Earth is far from alone in having a magnetic field, protecting our planet from brutal cosmic radiation. This invisible force is also responsible for the northern and southern lights – stunning events seen near Earth’s magnetic poles. However, reports of Earth’s magnetic north pole migrating at 50km per year has led some to fear it could cause the northern lights to vanish.
Earth’s magnetic field offers many advantages from navigation for humans and animal alike to protecting life on Earth from the perils of space.
Earth’s magnetic field extends hundreds of thousands of miles out from the centre of our planet.
And this field even extends into interplanetary space, forming what is known as a “magnetosphere”.
This invisible shield deflects deadly solar radiation and cosmic rays, crucial in preventing the destruction of Earth’s atmosphere.
However this protective bubble is not perfect, allowing some solar matter and energy into our magnetosphere.
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And after it is then pushed into the poles by the magnetic field, it results in northern lights’ spectacular show.
Earth’s magnetic field is formed by its moving, molten iron core, meaning its poles are in flux.
In fact, since its first formal discovery in 1831, the north magnetic pole has travelled over 1,240 miles (2,000km) from Canada’s far north to as far as the Arctic Sea.
This itinerant force is historically quite slow, travelling around 5.5 miles (9km) a year, allowing scientists to easily keep track of its position.
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However, since the turn of the century, this has accelerated to 31 miles (50km) annually.
Meanwhile the south magnetic pole is also moving, though at a far slower rate 6-12 miles a year (10-15km).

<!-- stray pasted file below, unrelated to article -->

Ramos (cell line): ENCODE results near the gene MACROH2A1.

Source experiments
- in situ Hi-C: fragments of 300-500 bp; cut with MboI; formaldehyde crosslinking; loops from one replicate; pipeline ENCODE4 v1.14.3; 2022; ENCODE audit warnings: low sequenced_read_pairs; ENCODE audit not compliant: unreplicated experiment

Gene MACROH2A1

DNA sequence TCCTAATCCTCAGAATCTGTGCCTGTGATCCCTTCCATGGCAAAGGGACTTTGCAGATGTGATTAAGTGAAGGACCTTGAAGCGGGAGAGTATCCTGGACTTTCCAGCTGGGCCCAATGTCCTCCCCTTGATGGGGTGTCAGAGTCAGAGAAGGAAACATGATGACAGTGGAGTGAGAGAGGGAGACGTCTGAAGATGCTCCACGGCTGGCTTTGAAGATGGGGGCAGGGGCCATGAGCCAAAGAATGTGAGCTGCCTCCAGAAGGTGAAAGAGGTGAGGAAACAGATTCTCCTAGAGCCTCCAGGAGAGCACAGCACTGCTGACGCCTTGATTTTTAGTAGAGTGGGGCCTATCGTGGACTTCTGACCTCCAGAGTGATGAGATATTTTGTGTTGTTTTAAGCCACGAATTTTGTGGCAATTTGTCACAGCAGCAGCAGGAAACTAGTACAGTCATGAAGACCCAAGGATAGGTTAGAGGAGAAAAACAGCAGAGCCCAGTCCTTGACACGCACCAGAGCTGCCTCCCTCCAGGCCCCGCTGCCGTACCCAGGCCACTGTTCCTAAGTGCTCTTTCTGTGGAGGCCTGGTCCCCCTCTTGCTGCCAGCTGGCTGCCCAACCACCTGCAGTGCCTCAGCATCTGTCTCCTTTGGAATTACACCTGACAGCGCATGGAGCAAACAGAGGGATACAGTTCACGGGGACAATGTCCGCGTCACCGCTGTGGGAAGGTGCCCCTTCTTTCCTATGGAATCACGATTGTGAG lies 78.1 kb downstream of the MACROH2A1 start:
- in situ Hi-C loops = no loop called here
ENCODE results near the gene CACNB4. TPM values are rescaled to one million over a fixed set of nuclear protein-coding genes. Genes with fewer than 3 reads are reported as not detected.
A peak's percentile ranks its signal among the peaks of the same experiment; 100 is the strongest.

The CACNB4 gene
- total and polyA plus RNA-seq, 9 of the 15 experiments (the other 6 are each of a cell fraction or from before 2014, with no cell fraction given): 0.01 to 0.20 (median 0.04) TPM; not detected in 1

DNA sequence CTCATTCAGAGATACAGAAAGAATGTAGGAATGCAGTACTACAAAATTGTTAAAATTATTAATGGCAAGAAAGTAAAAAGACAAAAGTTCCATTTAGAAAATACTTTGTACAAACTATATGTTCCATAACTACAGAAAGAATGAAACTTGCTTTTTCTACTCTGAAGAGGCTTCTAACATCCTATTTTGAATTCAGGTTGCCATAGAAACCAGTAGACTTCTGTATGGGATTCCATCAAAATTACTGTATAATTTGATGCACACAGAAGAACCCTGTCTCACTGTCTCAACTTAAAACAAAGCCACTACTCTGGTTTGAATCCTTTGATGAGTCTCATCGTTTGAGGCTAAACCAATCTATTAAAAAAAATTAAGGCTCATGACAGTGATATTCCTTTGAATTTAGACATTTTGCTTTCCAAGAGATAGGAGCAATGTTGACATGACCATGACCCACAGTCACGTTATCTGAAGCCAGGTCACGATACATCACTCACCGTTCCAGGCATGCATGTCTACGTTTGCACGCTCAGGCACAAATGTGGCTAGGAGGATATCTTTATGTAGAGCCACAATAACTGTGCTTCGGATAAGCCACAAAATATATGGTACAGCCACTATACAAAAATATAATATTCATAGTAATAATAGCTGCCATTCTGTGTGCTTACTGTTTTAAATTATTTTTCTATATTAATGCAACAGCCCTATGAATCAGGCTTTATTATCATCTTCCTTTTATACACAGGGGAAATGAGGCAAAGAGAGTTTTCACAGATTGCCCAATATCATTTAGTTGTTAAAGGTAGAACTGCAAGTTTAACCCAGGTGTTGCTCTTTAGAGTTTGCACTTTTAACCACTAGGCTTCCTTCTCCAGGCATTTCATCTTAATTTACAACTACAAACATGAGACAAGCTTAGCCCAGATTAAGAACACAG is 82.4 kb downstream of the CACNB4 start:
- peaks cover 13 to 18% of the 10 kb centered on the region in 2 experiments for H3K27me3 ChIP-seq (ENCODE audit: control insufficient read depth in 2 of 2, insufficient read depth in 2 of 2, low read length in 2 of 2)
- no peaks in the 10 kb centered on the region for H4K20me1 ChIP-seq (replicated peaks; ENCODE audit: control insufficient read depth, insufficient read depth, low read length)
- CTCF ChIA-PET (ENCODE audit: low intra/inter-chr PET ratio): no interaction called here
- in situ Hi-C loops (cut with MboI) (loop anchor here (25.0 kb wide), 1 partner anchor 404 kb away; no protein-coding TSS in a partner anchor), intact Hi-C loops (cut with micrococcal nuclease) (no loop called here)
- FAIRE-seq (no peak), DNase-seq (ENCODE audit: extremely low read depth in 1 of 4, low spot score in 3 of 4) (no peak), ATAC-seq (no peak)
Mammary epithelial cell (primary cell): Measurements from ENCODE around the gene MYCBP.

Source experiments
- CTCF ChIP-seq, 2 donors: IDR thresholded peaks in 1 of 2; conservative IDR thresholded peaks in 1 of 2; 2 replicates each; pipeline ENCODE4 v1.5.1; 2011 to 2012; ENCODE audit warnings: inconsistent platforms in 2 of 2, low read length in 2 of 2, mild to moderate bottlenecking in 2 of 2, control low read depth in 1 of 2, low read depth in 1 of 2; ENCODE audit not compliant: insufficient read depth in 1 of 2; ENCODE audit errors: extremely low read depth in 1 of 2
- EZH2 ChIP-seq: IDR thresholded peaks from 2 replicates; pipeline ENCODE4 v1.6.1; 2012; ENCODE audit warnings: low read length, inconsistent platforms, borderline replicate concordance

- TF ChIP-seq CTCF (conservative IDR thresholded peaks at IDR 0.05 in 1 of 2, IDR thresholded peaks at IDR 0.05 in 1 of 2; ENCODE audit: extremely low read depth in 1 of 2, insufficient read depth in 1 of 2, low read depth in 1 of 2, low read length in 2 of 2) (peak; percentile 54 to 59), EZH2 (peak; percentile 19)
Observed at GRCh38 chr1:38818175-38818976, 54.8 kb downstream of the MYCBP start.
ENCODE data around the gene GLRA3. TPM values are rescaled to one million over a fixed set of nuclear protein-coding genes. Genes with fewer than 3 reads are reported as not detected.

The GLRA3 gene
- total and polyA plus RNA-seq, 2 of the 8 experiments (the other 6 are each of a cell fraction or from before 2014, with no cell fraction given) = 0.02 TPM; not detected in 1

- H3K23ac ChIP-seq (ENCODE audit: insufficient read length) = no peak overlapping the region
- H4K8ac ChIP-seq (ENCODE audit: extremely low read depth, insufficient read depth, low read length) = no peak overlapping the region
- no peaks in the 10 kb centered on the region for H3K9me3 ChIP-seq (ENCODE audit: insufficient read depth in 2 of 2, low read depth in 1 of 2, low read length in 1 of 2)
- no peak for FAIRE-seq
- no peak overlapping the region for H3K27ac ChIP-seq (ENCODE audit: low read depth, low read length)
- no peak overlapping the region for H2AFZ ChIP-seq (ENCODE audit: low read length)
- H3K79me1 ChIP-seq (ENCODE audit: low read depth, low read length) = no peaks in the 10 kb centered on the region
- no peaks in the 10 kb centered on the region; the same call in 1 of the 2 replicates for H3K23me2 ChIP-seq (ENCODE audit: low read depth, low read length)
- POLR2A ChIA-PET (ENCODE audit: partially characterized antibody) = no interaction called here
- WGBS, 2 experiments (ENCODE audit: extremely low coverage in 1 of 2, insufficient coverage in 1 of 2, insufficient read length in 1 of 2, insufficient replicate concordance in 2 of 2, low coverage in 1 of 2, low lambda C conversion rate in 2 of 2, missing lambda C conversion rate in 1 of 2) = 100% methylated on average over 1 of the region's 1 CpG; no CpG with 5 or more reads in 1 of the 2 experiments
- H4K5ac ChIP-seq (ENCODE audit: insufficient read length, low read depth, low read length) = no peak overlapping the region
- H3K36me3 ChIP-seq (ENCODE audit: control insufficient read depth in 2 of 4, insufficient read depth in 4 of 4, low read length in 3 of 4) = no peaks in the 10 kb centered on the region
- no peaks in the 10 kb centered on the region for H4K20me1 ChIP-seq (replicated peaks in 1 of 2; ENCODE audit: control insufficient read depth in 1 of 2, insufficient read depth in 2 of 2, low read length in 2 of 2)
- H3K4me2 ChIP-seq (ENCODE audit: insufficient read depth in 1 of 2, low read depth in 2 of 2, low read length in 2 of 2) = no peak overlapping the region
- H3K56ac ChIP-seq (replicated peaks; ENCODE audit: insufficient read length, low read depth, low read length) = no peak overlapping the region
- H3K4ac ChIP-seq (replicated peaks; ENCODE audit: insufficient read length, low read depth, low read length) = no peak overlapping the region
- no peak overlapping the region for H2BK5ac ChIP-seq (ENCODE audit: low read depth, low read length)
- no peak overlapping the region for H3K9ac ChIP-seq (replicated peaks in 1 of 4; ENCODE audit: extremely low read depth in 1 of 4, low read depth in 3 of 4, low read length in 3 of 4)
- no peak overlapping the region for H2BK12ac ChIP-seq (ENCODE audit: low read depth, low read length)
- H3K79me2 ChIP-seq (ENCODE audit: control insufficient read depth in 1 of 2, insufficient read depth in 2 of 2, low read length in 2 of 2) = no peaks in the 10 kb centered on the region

This rapid wandering is causing some problems for both scientists and navigators alike.
Models locating the north magnetic pole are already outdated, making accurate navigation difficult.
And although GPS does work, it can sometimes be unreliable in the polar regions.
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Could the northern lights disappear?
The northern lights are currently mostly visible from northern Europe, Canada and the northern US.
If, however, they shifted north, following the north magnetic pole, this could well change.
The northern lights would instead become more visible from Siberia and northern Russia and less visible from the much more densely populated US and Canadian border.
Fortunately, for those aurora hunters in the northern hemisphere, it seems as though this might not actually be the case.
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A recent study based on data dating back to 1965 indicates the aurora generally follows the “geomagnetic poles”.
The poles have even bee known to occasionally flip over, with north becoming south and south becoming north.
These magnetic reversals have occurred throughout history, every 450,000 years or so on average.
The last reversal occurred 780,000 years ago, meaning we could be due a reversal soon.